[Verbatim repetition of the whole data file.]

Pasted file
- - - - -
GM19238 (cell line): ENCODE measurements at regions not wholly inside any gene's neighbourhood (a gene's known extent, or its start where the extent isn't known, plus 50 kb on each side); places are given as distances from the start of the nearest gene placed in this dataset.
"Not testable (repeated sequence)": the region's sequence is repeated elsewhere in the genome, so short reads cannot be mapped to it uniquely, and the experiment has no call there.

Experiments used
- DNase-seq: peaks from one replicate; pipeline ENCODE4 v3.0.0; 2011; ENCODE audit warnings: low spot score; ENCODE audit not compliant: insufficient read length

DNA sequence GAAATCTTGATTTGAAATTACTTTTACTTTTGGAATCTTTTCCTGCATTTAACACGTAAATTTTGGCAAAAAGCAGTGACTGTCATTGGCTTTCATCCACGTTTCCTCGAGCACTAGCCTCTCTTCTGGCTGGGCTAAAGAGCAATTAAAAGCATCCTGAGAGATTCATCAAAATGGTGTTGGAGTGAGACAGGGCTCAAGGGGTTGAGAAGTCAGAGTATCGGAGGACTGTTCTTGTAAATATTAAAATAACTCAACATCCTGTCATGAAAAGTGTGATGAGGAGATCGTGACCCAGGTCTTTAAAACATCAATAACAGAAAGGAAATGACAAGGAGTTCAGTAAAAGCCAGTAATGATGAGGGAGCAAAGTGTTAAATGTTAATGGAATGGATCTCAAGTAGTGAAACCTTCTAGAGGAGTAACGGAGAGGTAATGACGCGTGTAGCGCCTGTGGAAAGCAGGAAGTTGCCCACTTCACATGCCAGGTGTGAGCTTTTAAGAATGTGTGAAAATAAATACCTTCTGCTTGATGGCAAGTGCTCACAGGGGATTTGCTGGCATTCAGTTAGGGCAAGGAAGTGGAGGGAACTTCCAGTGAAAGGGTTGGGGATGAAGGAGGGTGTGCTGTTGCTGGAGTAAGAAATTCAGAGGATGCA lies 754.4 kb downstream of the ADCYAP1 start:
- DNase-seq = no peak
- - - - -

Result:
GM19238 (cell line): ENCODE measurements at regions not wholly inside any gene's neighbourhood (a gene's known extent, or its start where the extent isn't known, plus 50 kb on each side); places are given as distances from the start of the nearest gene placed in this dataset.
"Not testable (repeated sequence)": the region's sequence is repeated elsewhere in the genome, so short reads cannot be mapped to it uniquely, and the experiment has no call there.

Experiments used
- DNase-seq: peaks from one replicate; pipeline ENCODE4 v3.0.0; 2011; ENCODE audit warnings: low spot score; ENCODE audit not compliant: insufficient read length

DNA sequence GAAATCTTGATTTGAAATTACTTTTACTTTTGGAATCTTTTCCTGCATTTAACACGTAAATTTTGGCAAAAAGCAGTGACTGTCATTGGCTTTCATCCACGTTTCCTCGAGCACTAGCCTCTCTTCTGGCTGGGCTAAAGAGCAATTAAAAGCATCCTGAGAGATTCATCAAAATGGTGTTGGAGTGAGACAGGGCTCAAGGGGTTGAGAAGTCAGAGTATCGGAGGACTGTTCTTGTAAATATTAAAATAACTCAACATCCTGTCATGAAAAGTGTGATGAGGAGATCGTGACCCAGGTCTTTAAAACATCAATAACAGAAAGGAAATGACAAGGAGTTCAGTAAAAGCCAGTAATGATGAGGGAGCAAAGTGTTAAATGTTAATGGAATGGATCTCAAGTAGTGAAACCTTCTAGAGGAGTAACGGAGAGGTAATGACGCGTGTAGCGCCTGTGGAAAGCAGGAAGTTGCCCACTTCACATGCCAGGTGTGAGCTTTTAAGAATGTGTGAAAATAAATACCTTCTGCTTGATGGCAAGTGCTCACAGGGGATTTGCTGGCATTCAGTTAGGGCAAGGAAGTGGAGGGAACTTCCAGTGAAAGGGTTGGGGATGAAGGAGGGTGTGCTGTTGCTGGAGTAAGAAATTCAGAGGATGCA lies 754.4 kb downstream of the ADCYAP1 start:
- DNase-seq = no peak